The Conversation

How Vladimir Putin took control of Russian TV – and how that might be starting to crack

On March 14, Russian state television’s peak-time news programme, Vremya (Time), was interrupted by Marina Ovsyannikova, carrying a homemade placard denouncing the war and accusing the station of lying to the Russian people. Her protest was only visible for a few seconds, but it has had immense impact both across Russia and internationally and has given Russian opposition to the war a defining image – from within the heart of the establishment.

Ovsyannikova was no student protester. The 43-year-old mother of two was a longstanding television editor at Channel 1, the Kremlin’s propaganda flagship for Russia’s domestic audience. Just before making her protest, Ovsyannikova recorded a statement in which she spoke of her shame, as a half-Ukrainian, at her years at the propagandist channel during which she said she allowed Russian people to be “zombified”. She denounced Vladimir Putin as wholly responsible for the conflict and called on fellow Russians to join the protests against the war.

This was an extraordinary act given that a recently imposed law means that simply referring to the conflict as a “war” could mean a five-year prison sentence, and inciting protest could mean 15 years. These new laws led to the closure of most remaining independent media and the emigration of many of those who worked in it.

During the silence that followed her arrest, many on Twitter speculated that she might even have been killed and there were protests demanding news of her whereabouts.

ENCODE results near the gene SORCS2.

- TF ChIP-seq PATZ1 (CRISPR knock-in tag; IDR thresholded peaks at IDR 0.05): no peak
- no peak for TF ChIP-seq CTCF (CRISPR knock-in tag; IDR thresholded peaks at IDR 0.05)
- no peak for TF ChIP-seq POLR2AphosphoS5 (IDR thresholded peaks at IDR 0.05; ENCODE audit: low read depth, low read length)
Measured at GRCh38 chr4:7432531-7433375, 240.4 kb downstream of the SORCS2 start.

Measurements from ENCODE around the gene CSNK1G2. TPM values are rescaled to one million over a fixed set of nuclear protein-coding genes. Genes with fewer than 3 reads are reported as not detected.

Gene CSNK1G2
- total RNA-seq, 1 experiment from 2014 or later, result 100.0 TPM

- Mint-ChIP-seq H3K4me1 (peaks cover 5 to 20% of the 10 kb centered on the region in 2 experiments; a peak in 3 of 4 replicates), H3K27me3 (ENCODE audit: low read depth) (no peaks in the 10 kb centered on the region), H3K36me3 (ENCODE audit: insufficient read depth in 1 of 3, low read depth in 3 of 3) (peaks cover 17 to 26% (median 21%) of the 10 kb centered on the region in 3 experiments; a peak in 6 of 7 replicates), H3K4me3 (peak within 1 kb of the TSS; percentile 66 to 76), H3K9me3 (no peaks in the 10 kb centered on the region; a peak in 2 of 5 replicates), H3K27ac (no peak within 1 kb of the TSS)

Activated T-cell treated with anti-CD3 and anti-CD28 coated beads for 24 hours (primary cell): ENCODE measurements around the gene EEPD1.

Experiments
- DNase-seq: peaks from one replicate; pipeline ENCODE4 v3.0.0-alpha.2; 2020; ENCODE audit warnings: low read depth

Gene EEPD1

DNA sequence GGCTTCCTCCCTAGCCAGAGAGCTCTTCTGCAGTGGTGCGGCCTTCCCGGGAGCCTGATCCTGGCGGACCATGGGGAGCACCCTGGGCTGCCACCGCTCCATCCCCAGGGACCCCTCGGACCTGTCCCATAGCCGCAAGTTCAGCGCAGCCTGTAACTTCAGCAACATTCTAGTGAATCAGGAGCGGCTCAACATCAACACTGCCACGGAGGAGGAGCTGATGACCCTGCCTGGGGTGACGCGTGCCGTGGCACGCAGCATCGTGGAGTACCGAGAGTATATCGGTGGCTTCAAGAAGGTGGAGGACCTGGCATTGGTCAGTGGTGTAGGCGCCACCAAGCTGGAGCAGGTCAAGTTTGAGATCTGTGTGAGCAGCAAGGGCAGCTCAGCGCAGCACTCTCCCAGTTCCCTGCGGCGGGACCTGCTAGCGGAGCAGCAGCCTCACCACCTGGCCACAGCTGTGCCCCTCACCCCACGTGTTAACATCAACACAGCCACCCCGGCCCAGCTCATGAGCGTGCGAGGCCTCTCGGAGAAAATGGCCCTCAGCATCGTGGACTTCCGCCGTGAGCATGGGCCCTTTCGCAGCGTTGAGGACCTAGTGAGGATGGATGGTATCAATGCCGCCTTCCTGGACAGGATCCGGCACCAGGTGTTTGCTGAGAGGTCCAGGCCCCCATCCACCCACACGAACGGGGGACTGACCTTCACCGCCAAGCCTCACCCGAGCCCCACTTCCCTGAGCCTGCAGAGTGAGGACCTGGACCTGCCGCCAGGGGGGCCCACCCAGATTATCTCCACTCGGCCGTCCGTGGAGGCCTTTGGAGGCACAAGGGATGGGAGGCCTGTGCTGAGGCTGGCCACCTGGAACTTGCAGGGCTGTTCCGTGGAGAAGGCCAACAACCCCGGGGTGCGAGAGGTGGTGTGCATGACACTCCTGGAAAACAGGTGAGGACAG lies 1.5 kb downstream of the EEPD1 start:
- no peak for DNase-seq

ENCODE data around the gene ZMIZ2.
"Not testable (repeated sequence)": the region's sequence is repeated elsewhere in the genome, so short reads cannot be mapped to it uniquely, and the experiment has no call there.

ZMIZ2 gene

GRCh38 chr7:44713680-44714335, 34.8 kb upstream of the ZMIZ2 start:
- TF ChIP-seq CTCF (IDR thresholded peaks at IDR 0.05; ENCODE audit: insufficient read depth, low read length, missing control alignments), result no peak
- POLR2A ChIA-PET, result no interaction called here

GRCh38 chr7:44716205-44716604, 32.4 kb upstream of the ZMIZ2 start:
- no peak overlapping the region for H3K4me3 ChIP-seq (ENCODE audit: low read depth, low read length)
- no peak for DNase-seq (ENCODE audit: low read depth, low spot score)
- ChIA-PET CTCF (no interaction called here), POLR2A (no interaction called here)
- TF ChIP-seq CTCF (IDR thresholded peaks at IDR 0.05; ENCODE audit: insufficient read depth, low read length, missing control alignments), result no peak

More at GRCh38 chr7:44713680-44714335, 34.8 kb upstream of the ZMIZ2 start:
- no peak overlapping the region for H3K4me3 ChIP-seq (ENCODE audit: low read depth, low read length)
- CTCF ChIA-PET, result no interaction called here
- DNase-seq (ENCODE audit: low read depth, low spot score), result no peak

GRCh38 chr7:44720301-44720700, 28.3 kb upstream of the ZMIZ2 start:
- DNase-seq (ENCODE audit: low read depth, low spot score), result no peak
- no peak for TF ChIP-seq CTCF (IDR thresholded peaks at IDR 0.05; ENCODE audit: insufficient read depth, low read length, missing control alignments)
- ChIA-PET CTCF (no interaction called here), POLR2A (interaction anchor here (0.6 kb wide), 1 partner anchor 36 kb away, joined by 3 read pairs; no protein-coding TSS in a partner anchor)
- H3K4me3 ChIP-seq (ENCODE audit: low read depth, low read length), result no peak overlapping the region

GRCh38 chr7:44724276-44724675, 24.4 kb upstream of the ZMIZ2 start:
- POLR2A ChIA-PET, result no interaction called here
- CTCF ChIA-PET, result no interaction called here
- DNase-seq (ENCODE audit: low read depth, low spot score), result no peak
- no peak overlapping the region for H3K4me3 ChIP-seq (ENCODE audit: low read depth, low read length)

She emerged, after 14 hours under interrogation, to a brief press conference. The following day she was given a relatively light fine of 30,000 rubles (£210). Three other journalists and presenters have resigned from Russian state television stations.

Although the court imposed the lightest possible penalty for the administrative offence, Ovsyannikova still faces the possibility of much more serious criminal charges based on the new article 276.3 of the Criminal Code, which could mean a sentence of between three and 15 years. Ovsyannikova has declared that she will not be leaving Russia, despite the possibility of jail.

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Putin’s mouthpiece

Ovsyannikova’s protest needs to be understood in the context of Channel 1’s special role in Russia. It is not simply a channel that presents the government’s point of view. It goes much further, applying sophisticated PR techniques that were developed in the frenetic election campaigns of Russia’s democratic interlude in the 1990s.

It regularly uses staged debates, usually on topics relating to Ukraine or the West. Stooges are hired to present liberal or western viewpoints unconvincingly so they can be shouted down by the presenters or invited audience. The debates usually build to a cacophonous climax with many raucous voices shouting at each other. The emotional effect is to confuse and excite viewers and play on their fears and anxieties through an addictive cocktail of patriotism and paranoia.